Great mobile marketing creates situations where your location, data and personal information can work together to create experiences that are contextually delightful. Experiences that feel organic to the individual and provide real value to them by understanding the contexts of who you are, where you are and what you care about. When locations know your device & your device knows you; they create contextually delightful moments. (I.E. You get a reminder to set a doctor’s appointment because your device knows the last time you went to the doctor, how old you are and what medications you take.)
In order to make this happen we must stop thinking of mobile marketing as “ad units”. We must be thinking about them as experiences that leverage device capabilities. Go beyond the simple push of a message. Think about how location, time and action connect when marketing mobile.
The biggest barriers that exist today are investment for systems and solid strategy. Not technology or audience. Of course years of failed or less than stellar industry buzzwords that have led to little trust in new marketing technologies. Because of this location marketing is finding it hard to get traction. However, that also it is fertile ground to create stellar use cases. Anything great in this space has a chance to become the marquee example of how awesome it can be when People, Places and Media intersect.
March 9, 2014
Here’s my notes from Day One at SXSW 2014. Covering Brands, Wearable Tech, Realtime Marketing and Big Data. Enjoy!
Should brands be part of the Realtime conversation?
Yes! They should. But you must have the right conversation that matches your brand. Don’t try to talk to everyone, talk to your audience about what they care about.
It’s not always about selling. It’s about connecting with the audience. Brands can do this everyday but they have to be paying attention. (Monitor and react)
You find those opportunists at the crossroad of existing customer conversation and business stories.
There is no sure-fire way to run a real time marketing practice. Companies have to develop a system that works for them. But a common thread: get legal involved and don’t shy away from the barriers.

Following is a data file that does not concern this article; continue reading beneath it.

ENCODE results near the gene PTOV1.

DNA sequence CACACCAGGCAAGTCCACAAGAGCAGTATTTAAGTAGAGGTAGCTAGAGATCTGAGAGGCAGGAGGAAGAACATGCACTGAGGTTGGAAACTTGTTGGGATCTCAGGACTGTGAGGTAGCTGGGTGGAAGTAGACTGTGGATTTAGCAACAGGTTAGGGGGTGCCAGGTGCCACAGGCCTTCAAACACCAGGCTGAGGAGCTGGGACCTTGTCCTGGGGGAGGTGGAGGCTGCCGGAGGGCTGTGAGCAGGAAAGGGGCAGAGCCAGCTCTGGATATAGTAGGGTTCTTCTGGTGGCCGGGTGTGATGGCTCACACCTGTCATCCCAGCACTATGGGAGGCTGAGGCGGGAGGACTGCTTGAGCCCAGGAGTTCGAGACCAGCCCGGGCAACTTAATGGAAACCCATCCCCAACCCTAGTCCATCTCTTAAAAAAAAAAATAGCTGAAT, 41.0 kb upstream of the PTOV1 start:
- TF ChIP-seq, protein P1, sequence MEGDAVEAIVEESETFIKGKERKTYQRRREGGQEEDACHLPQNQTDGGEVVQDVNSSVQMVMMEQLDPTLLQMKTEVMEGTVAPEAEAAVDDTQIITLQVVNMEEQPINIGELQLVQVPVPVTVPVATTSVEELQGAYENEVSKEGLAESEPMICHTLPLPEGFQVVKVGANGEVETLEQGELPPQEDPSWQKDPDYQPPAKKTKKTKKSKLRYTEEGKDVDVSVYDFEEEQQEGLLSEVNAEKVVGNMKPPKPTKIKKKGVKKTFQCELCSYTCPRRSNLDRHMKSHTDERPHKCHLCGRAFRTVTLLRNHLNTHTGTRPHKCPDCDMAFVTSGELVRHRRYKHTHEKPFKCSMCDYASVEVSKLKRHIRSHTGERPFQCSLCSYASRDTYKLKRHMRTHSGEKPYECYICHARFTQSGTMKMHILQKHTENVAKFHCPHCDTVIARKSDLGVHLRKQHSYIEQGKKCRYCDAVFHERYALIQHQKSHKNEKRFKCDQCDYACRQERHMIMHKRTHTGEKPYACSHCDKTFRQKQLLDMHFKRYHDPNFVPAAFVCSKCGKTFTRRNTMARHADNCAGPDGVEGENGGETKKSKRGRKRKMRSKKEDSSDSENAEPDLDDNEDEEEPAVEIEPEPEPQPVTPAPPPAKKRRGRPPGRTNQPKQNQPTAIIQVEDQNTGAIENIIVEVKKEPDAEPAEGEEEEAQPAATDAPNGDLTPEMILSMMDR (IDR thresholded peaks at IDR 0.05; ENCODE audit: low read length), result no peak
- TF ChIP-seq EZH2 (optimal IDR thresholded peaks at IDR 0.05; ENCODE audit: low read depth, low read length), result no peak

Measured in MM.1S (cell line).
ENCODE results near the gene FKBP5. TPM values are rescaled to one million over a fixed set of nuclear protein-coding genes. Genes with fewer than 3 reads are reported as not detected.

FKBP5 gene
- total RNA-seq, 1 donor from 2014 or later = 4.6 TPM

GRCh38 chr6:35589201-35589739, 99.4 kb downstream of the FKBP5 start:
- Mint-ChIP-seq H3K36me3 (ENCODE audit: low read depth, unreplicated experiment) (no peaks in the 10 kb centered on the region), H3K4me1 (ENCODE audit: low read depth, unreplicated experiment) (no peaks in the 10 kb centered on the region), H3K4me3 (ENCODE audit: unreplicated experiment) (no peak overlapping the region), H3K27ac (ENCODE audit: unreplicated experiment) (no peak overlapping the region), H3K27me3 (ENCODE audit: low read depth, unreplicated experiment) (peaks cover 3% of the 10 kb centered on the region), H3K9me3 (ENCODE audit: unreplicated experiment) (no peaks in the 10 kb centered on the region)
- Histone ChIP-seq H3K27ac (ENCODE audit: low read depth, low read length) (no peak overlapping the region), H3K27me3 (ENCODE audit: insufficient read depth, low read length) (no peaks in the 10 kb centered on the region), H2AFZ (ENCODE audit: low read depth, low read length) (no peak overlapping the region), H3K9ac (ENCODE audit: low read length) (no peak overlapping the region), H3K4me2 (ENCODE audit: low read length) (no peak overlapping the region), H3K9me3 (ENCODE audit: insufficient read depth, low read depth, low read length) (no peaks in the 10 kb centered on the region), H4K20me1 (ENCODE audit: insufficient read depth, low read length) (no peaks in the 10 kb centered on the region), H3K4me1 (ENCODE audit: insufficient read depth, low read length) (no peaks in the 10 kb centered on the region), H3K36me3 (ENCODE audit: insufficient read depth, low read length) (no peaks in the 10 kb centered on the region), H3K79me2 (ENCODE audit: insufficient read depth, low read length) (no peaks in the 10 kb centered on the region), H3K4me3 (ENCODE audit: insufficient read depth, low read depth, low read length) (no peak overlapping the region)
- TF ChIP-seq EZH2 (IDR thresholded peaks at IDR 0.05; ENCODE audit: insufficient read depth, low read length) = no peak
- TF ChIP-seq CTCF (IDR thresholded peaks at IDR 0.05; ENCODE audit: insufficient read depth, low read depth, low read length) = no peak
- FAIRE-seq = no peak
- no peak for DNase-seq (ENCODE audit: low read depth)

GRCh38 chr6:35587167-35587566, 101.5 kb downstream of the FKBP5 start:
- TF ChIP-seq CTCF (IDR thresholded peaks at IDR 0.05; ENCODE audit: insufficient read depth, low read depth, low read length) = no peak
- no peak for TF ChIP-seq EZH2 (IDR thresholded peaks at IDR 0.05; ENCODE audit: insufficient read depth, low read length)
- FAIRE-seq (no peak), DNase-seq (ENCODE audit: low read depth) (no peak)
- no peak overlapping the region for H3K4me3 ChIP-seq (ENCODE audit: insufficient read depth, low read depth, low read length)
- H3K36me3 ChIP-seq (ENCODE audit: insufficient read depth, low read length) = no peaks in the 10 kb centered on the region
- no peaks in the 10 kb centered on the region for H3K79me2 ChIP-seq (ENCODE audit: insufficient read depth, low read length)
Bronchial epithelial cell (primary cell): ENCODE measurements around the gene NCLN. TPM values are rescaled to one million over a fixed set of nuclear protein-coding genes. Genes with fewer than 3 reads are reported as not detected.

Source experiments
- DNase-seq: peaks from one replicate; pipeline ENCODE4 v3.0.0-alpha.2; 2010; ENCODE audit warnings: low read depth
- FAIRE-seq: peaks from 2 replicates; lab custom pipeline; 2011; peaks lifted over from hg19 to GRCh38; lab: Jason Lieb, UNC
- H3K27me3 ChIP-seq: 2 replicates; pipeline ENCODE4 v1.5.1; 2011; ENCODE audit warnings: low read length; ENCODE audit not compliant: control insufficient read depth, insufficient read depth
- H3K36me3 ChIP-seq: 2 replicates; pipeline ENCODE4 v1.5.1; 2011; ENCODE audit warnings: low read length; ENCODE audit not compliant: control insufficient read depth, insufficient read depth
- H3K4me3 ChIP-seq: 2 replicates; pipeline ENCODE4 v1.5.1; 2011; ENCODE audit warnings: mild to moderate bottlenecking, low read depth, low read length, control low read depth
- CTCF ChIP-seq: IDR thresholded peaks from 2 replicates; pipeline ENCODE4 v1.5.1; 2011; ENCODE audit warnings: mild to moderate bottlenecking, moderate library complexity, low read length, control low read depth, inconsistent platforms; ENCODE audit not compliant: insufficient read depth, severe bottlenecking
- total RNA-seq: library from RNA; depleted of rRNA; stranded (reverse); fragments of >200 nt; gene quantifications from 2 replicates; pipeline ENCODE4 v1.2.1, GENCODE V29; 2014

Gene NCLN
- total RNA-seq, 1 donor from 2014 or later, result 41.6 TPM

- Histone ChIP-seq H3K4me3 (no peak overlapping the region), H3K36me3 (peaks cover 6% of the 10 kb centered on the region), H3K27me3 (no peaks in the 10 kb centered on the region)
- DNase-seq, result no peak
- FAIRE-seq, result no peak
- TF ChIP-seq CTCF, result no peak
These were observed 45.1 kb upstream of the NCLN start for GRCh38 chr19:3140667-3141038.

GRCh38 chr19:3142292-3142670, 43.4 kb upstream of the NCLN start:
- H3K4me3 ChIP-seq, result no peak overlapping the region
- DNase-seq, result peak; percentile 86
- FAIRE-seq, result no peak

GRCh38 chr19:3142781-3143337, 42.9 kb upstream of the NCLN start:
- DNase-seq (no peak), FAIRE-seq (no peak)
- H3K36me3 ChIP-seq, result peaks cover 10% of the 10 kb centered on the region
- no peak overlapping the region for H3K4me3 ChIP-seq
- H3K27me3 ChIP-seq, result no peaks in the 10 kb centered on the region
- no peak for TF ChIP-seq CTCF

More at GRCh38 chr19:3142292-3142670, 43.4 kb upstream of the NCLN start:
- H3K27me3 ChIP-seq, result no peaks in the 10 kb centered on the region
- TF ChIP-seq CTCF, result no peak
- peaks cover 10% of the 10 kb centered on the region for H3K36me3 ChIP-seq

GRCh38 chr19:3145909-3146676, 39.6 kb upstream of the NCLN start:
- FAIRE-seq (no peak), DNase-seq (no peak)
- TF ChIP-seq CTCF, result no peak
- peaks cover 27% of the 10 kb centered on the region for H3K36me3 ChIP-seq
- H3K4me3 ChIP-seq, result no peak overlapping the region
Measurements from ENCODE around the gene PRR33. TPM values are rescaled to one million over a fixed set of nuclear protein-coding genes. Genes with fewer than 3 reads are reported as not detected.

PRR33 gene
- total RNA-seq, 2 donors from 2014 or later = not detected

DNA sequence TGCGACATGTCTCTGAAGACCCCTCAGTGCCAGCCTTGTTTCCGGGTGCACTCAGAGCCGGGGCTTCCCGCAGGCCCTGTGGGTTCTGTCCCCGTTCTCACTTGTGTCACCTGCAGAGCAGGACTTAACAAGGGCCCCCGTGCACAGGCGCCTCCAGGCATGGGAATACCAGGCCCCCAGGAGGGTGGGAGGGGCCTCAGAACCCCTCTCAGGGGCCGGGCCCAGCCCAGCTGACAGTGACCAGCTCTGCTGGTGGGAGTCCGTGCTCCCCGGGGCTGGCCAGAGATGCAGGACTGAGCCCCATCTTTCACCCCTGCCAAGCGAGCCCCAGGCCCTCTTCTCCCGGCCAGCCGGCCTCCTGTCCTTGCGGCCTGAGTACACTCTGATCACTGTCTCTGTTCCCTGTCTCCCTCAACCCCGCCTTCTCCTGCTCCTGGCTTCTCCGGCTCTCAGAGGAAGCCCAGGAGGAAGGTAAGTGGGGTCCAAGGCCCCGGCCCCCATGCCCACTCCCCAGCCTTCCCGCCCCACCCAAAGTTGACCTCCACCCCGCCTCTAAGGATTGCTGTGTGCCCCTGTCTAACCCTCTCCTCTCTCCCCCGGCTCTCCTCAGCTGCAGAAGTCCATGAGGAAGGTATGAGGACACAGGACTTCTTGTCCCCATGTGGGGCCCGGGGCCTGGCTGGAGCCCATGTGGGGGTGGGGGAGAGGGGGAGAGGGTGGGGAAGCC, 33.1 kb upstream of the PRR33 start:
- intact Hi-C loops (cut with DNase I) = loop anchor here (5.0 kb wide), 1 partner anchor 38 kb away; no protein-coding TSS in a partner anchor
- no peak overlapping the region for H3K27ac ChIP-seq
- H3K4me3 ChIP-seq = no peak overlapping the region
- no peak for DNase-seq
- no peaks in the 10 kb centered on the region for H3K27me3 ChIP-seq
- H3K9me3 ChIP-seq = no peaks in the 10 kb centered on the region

Plan for spontaneity. Identify the barriers that exist and address them head on. (I.E. Corporate guidelines and legal team involvement. Staff training. Make a rule book.)
There is no solid definition of Big data. It really just means: we’ve got a lot of information and we can analyze it. The goal is to use that data to find opportunities to unlock things that didn’t exist before.The phrase Big Data is sexy. But in order to be relevant big data has to get small. Such as you personal information, behavior and preferences. Think: fitbit/nike+ tracking, music preferences and habits, personal behaviors and connections.
The anonymized sharing of large customer data sets is a huge business opportunity for many companies. For example: Nike knows when people workout and Spotify knows what they are listening to. Correlations between those two data sets and consumer behavior opens up new pathways to engaging someone at exactly the right moment with the right offer.
A privacy balance is needed but clear communication of why and how that data will be used has shown to alleviate those concerns.
Brands and Wearable Tech
Brands like PGA are using wearable a to unlock a new layer of experience for their players and their audience. Wearables give people a chance to step into the shoes of another person. (Example: A live Google Glass steam of a PGA player’s back nine) Brands based on experience are fertile ground for wearable tech.Wearables, like Google Glass, Nike Fuelband, Fitbit or Galaxy Gear, won’t replace our other devices. They will augment them. This augmentation may seem odd now. But will likely be ubiquitous in the next few years. We should start thinking about how people can use them now so we don’t repeat the mistakes of the mobile revolution.